Atuguba’s contempt whip saved Ghana from going down the abyss- Segbefia

Alex Segbefia

Alex Segbefia



A former Deputy Chief of Staff says the gavel of Justice William Atuguba and eight other justices which came crushing heavily on loose talkers has rescued Ghana from going down the abyss.

Alex Segbefia explained that the contempt sentences handed to Sammy Awuku, Ken Kuranchie, Stephen Atubiga, and recently Sir John and Hopeson Adorye, in the wake of the Presidential Election Petition, has in many significant ways sanitized the airwaves and restored the credibility and authority of the Supreme Court.

He was speaking on Joy FM and MultiTV news analysis programme Newsfile on Saturday on the conviction of the NPP General Secretary, Sir John and the NPP communication team member Hopeson Adorye.

According to Alex Segbefia, ever since Ghana returned to democratic rule the insults on political leaders only assumed alarming proportions.

Ex-presidents John Rawlings and John Kufuor received their fair share of insults; “President John Mills took his to his grave,” he said, adding, the country did not have a clue how to resolve the problem.

As if that was not enough, Segbefia said the Supreme Court also had its own perceptional challenges with many thinking the Court was under the influence of the executive.

He said the situation got worse when the initial 5-4 verdict handed in favour of Tsatsu Tsikata in the Fast Track suit was over turned to 6-5 following the addition of two more Supreme Court judges.

Even though there were other allegations of the executive interfering with the judiciary in the past, he said the Tsatsu Tsikata case increased that perception all the more.

Segbefia said with the rampant use of foul language on the airwaves and growing perception that the judiciary was no longer independent, the country was definitely heading towards the abyss with no clear solution anywhere.

However, in the era of contempt charges and sentences, Alex Segbefia is now convinced Ghana’s airwaves have been sanitized and the power and authority of the Supreme Court buoyed in no small measure.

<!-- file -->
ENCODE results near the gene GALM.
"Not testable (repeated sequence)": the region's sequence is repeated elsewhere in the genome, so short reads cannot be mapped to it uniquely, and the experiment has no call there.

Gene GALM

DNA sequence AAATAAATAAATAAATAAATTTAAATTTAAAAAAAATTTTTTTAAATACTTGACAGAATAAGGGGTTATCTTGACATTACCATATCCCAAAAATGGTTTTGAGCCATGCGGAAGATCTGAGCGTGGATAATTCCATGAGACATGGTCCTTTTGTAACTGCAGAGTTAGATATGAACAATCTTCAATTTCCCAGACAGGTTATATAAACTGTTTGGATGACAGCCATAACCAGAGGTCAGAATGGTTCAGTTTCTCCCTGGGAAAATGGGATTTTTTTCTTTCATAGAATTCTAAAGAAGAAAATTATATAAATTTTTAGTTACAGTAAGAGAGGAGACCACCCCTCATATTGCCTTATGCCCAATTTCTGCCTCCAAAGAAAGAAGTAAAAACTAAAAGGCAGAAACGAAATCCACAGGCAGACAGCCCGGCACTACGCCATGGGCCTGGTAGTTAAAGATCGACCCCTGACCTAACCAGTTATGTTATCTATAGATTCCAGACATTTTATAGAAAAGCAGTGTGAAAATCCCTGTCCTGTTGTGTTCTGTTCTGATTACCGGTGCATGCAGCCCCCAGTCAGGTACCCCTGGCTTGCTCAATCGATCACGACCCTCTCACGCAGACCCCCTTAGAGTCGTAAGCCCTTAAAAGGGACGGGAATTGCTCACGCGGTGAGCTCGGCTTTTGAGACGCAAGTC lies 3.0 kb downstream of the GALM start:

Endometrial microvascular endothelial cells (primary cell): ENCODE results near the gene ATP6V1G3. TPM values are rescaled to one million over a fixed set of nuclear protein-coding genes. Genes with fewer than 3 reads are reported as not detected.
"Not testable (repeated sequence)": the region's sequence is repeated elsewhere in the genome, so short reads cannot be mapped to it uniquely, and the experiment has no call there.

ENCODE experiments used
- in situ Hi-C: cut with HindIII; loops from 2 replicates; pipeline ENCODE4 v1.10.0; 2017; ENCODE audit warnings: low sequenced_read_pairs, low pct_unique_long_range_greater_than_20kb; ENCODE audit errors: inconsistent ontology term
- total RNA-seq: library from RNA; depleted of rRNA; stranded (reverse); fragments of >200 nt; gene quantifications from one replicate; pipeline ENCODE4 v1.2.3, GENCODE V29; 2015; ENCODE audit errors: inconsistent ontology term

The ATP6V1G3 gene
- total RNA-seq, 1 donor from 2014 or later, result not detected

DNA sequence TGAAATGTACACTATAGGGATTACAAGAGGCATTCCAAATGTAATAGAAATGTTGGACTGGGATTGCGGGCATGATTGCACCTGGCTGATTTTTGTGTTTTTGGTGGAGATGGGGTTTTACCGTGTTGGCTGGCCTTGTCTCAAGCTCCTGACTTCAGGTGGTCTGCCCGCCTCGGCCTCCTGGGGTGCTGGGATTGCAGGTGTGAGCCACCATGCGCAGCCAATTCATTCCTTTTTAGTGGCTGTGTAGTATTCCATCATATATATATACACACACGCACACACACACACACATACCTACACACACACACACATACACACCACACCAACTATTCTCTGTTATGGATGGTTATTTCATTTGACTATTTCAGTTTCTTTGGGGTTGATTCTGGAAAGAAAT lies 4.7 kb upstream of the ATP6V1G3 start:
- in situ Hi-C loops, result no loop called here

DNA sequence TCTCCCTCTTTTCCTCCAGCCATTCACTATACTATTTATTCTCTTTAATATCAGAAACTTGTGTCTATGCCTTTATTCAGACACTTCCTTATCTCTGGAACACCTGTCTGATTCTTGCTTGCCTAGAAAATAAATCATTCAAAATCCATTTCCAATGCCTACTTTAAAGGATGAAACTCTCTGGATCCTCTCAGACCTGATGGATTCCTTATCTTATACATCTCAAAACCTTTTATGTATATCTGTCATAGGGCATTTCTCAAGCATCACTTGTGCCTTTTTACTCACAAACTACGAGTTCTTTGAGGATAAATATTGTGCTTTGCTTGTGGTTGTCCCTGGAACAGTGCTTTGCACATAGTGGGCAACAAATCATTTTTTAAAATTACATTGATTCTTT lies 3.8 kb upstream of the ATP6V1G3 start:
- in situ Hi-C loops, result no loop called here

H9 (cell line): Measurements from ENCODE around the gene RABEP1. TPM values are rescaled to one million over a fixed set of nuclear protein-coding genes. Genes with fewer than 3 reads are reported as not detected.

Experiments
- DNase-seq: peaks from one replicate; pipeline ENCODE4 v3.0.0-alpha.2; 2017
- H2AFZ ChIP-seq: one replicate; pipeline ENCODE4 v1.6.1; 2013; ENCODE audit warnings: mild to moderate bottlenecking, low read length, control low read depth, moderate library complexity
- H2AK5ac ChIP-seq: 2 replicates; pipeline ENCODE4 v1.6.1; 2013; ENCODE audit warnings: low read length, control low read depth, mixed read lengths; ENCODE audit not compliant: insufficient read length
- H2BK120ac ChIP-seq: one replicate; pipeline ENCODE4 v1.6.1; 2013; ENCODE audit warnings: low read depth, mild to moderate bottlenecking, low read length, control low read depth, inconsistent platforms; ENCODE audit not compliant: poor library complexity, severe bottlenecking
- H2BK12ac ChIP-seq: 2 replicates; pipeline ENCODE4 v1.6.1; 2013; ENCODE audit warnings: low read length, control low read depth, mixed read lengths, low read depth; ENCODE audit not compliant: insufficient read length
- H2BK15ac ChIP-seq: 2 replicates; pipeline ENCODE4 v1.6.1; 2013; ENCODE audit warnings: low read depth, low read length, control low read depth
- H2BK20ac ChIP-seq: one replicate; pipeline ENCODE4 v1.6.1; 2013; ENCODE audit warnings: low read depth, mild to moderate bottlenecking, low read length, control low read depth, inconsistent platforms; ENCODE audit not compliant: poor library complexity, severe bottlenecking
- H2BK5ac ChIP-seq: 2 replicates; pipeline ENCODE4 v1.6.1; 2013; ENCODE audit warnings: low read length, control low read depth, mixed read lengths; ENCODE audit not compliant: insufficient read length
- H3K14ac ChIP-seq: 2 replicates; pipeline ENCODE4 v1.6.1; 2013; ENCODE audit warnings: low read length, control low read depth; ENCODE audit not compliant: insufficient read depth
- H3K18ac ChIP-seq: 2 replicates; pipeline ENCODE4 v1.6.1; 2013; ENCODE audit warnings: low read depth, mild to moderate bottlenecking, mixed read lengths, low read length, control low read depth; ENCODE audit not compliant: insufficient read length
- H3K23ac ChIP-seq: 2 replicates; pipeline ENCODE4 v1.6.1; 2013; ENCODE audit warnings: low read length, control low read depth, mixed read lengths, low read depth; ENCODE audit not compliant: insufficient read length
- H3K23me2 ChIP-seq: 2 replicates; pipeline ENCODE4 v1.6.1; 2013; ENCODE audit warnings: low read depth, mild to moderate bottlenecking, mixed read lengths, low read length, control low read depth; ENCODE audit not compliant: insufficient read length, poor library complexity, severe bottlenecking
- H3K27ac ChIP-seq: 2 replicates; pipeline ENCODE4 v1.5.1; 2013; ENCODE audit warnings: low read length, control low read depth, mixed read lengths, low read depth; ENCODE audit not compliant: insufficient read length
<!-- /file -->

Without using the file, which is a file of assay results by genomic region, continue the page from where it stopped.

He said the sentences gave a clear indication that: ‘Whatever you as a politician may or may not think or desire to say, please don’t bring it into my hometown (Judiciary) because if you come to my space, we will deal with you regardless of who or what you are. And I think that message has gone down leaps and bounds.

“In fact there hasn’t been in the last month the quietness on our airwaves on a case that is so high up there and yet people have shied away from commenting because you have Nsawam looming in your sleep when you try to enter into that area,’ he said.

Whilst conceding in part that the situation may affect freedom of speech, he said people should able to walk that fine line of commenting on issues in court without necessarily bastardazing the court and the judges handling such cases.

Historical antecedents
But the Editor of the New Crusading Guide newspaper Malik Kweku Baako Jnr, who was also on the show said the story about judicial bastardisation must be put in the right perspective.

He said even though trained lawyers in the NDC fold knew too well that there is always a compulsory addition of judges when a case goes for review at the Supreme Court, they still run down and bastardised the Judiciary when the 6-5 verdict was reached.

He said there was a time in Ghana’s most recent history when a Deputy Attorney General, called a judge a drunkard merely because he disagreed with a judgement he delivered.

He also chronicled how the judges who jailed Tsatsu Tsikata and Dan Abodakpi were vilified and called all sorts of names by NDC trained lawyers.

Baako said if the long arm of the law has now caught up with Sir John, the impression should not be created as though bastardising the judiciary began with Sir John.

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